Opportunities and challenges: the role of trade in the green economy

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Head of UnitUnited Nations Environment Programme (UN Environment)
30 May 2013
Research

The global debate on trade and sustainability has reached a crucial moment. Over the past forty years, as the global economy has more than quadrupled, the share of trade in the global GDP has increased to almost 30%, linking countries from around the world in value chains that connect consumers and producers in an intricate web with far reaching environmental and economic consequences.

In the context of the Rio+20 Conference, UNEP began exploring the potential of trade to become a driver not only of GDP growth but, more importantly, a transformational change to a green economy. This poses crucial questions, such as: what policies can be put into place to harness the explosive growth for new products that are responsibly produced and fairly traded? How are countries positioned to benefit from increased consumer demand for organically grown or emerging green markets? How can developing countries especially, use green trade as a tool for sustainable development?

In response to the incrementing importance of international trade for sustainable development, and coinciding with imminent changes of leadership in leading international trade organisations (WTO, UNCTAD, ITC), UNEP published the report “Green Economy and Trade – Trends, Challenges and Opportunities”, which attempts to answer some of these thorny questions. The report was launched at a High-Level event in Geneva on 8 May 2013, featuring Achim Steiner, UNEP Executive Director; Pascal Lamy, WTO Director General; selected national ministers of environment; and interdisciplinary experts from various international institutions and governments.

The report demonstrates how the relationship between trade and the transition to a green economy is complex and multifaceted. Trade clearly has the potential to facilitate the transition to a green economy, for example by fostering the exchange of environmentally friendly goods and services. Similarly, the transition to a green economy can create new trade opportunities by opening up new export markets for sustainably produced or certified products and by greening various elements of the supply chains. 

The report analyses six economic sectors where a wealth of opportunities for green trade are assessed – agriculture, fisheries, forests, manufacturing, renewable energy and tourism. It identifies a number of measures, including policy reforms and certification that could help developing countries benefit from these markets, and suggests enabling actions such as public investment in key areas, market-based instruments, and regulatory frameworks. The report finds that developing countries with abundant renewable resources are well-positioned to capitalize on the opportunities to increase their share in international markets for sustainable goods and services.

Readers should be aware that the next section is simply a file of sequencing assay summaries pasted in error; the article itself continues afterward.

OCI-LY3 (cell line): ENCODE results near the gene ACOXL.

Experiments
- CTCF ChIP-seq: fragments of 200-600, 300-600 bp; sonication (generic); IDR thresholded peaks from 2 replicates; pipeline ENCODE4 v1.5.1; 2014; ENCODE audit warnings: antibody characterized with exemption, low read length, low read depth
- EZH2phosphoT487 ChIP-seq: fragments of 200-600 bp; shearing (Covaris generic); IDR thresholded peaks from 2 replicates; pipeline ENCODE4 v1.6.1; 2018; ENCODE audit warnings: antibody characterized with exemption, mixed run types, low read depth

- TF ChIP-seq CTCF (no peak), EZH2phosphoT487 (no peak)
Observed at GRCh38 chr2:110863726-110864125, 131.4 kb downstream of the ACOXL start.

The report also highlights key trends in the six identified economic sectors. For example:

  • Agriculture: The global market for organic food and beverages is projected to grow to US$105 billion by 2015, compared to US$62.9 billion in 2011.
  • Fisheries and aquaculture: Wild-capture fisheries already certified or in full assessment, record annual catches of around 18 million metric tonnes of seafood. The total value of seafood that has been farmed according to certified sustainability standards is forecast to increase to US$1.25 billion by 2015.
  • Forestry: As of early 2013, the total area of certified forest worldwide stands at close to 400 million hectares, amounting to approximately 10 per cent of global forest resources and a sales value of over US$20 billion per annum.
  • Manufacturing: Many suppliers are greening their practices in order to secure their positions within international supply chains. For example, global ISO 14001 certifications on environmental management increased by 1,500 per cent between 1999 and 2009.
  • Renewable energy: Since 1990, annual global growth in solar photovoltaic, wind and biofuel supply capacity has averaged 42, 25 and 15 per cent respectively. The global market in low-carbon and energy efficient technologies, which include renewable energy supply products, is projected to nearly triple to US$ 2.2 trillion by 2020. 
  • Tourism: In developing countries, this industry's market share has increased from 30 per cent in 1980 to 47 per cent in 2011, and is expected to reach 57 per cent by 2030. In 2012, for the first time, international tourism arrivals reached one billion per year.

Through analysis and case studies, the report illustrates that sustainable and responsible trade has become much more prominent in recent years. However, given its as-yet small proportion in relation to global trade volumes today, there is an urgent need to significantly scale-up and expand capacity building efforts to both harness existing opportunities and create new ones.

In response to that need, UNEP engages to provide governments, the private sector and other stakeholders with targeted information and assistance for formulating trade and green economy strategies and policies through the Green Economy and Trade Opportunities Project. The private sector and civil society groups play a major and vital role in this process, and UNEP remains very keen to work with those groups to advance the green economy in the context of sustainable development and poverty eradication.


The opinions expressed herein are solely those of the authors and do not necessarily reflect the official views of the GGKP or its Partners.